Ye Olde Spring Valley Tavern
The Spring Valley Inn was one of the popular go-to places when we first moved to the Lehigh Valley but it had been many years since I visited what is now called Ye Olde Spring Valley Tavern. Owners Warren and Donna Walters as well as Frank and Kim McCartney reopened the tavern in 2014, changing the name but maintaining much of the old charm. The outside of the stone building has a new paint job and the cheery dining room is quaint with red accents, white linens and beautifully refinished original wooden floors. This place has a lot of character and is located just off the beaten path in Saucon Valley.
The tavern is a literal trout-fest.
As we walked through the outdoor dining spots on our way inside, I stopped to listen to the trout jumping in the fish ladder along the walkway. The trout were recently moved from their larger abode because a few hungry Blue Herons had discovered a free meal – a situation soon to be rectified by the clever placement of a protective covering atop the freshly stocked, spring-fed pond. The spring emerges from below the building and maintains a constant 51 degree temperature. This is perfect for the trout which continue to be a mainstay on the menu here.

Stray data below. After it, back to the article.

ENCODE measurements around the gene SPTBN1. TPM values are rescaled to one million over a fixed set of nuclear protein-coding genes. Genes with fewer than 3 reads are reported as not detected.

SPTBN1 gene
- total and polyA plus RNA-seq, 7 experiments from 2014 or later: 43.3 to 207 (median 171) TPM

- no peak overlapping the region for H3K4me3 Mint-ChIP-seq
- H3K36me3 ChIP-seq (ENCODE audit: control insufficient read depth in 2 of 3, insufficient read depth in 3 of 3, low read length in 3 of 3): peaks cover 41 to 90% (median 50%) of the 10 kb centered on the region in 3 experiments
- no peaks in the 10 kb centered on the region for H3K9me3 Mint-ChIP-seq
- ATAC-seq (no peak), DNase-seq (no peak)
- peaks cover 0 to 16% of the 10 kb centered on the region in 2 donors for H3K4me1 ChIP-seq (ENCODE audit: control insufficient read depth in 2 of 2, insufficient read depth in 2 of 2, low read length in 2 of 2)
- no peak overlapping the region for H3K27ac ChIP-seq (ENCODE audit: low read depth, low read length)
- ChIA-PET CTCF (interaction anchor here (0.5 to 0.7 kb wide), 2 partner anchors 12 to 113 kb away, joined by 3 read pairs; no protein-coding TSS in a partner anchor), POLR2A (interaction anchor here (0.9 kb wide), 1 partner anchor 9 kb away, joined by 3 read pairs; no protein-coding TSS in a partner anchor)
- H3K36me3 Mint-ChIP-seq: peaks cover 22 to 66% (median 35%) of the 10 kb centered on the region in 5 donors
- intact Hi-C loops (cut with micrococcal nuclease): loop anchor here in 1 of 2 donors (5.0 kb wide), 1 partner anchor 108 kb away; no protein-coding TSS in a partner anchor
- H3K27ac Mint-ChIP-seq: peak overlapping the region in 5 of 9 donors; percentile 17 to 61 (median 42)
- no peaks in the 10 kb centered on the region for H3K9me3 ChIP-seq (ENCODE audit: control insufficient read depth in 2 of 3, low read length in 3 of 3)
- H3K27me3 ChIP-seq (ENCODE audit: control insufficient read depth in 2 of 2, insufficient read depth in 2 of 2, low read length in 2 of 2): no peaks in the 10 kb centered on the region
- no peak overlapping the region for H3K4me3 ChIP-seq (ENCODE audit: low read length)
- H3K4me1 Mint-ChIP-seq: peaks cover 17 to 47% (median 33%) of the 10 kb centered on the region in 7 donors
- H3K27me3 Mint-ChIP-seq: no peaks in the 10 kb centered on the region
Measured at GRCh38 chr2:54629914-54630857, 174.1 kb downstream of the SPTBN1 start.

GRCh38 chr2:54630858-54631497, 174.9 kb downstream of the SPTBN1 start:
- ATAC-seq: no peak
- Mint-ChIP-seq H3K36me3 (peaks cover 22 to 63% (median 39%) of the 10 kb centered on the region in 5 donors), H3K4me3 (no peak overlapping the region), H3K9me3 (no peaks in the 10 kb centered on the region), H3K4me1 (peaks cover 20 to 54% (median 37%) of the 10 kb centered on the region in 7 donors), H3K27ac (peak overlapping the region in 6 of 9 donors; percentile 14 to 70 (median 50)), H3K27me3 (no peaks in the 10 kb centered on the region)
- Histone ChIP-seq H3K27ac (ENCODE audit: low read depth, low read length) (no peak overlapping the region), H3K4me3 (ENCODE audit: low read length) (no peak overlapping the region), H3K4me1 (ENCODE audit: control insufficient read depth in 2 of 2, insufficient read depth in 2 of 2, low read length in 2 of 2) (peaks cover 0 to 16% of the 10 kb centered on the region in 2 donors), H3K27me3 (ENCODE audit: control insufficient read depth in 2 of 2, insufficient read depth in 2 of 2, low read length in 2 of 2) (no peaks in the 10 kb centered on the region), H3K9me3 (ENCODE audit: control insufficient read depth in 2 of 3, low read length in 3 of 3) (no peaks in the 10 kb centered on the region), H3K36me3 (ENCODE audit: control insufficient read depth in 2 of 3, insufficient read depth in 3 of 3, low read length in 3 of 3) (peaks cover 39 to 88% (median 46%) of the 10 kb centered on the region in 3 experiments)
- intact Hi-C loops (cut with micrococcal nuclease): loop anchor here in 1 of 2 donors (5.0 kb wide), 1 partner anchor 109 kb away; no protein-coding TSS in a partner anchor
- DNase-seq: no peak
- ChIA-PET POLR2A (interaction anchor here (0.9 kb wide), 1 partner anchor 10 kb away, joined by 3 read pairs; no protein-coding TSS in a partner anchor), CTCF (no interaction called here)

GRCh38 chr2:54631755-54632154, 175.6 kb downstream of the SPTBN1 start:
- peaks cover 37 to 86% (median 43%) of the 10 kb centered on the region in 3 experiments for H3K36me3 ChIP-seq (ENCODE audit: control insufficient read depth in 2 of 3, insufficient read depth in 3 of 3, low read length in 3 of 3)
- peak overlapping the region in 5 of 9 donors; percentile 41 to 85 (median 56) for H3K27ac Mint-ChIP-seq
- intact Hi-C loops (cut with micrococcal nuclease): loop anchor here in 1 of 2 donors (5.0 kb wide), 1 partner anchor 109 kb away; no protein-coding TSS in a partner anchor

The building that houses Ye Olde Spring Valley Tavern has been around since about 1806 and because it was very secluded, it was a popular joint during prohibition.
Nowadays, locals flock to the bar to enjoy tasty food and good company in a friendly fun spot. When I was a little girl, my grandparents lived above a bar called The Crystal Inn located in Old Bridge, New Jersey. I will never forget the way that bar smelled. It held a wonderful aroma of whiskey, root beer, leather and beer. For some reason, my senses perked up when I entered the bar here. It smelled just like grandma’s, minus the cornmeal on the shuffleboard. It echoed of good times with many taps drained dry by friendly revelers.